Altrichter has appeared as a guest conductor with many leading international orchestras, including Japan’s NHK Symphony Orchestra and the Berlin Symphony Orchestra. In the United Kingdom he has collaborated with the BBC Symphony Orchestra, the Royal Scottish National Orchestra, the BBC Scottish Symphony Orchestra, and the London Philharmonic Orchestra. The orchestras he has guest conducted also include the Bruckner Orchestra in Linz, the Warsaw Philharmonic Orchestra, the Krakow Philharmonic Orchestra, the Southwest German Radio Symphony Orchestra in Baden-Baden, the Latvian National Symphony Orchestra in Riga, the Gran Canaria Philharmonic Orchestra, the Luxembourg Philharmonic Orchestra, the Netherlands Philharmonic Orchestra, the Stavanger Symphony Orchestra, the Norrköping Symphony Orchestra, the Royal Danish Orchestra in Copenhagen and the Odense Symphony Orchestra.
He is a frequent guest at festivals such as Prague Spring, Janáček May in Ostrava, Smetana’s Litomyšl, Moravian Autumn in Brno, and the Bratislava Music Festival. He has made guest appearances at major festivals in Salzburg, Edinburgh, Avignon, Athens, Cheltenham, Paris, Madrid, Chicago, Zurich, Lucerne, Seville, Palermo, and elsewhere.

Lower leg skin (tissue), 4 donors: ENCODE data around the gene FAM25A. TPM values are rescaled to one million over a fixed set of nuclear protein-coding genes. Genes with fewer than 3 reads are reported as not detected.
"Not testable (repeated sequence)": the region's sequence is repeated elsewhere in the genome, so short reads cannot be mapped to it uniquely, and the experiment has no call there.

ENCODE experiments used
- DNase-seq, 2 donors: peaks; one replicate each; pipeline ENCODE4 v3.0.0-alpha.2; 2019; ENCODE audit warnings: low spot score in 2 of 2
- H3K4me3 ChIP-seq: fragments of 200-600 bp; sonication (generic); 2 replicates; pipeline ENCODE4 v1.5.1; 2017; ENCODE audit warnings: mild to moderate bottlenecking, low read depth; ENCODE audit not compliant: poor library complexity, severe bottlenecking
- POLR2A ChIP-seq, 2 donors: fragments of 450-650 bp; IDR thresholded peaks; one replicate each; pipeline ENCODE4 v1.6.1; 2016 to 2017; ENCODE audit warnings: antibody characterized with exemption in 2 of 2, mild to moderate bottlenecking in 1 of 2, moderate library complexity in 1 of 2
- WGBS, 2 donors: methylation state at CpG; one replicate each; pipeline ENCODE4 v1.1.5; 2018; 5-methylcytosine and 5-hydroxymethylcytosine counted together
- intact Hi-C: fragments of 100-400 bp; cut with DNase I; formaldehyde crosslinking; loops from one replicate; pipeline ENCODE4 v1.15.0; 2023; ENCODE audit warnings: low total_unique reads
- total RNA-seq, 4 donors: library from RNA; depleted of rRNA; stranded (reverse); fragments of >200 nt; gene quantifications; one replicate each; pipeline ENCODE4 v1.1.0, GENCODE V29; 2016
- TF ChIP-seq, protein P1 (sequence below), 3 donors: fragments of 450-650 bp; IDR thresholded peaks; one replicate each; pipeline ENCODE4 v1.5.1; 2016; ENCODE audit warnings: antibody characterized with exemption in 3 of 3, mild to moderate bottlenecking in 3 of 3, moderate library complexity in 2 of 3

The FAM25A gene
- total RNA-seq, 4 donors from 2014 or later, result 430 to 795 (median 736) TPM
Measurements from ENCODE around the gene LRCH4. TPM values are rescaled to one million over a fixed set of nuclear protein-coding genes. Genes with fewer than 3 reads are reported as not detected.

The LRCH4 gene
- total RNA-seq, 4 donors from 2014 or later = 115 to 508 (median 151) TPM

The bulk of Petr Altrichter’s repertoire consists of Czech music (Bedřich Smetana, Antonín Dvořák, Leoš Janáček, and Bohuslav Martinů), Russian music (especially Dmitri Shostakovich), and the works of Gustav Mahler and Anton Bruckner. Outstanding soloists and performers from around the world (Garrick Ohlsson, John Lill, Tabea Zimmermann and others) value his flexibility in leading orchestral accompaniments, and they seek out collaboration with him.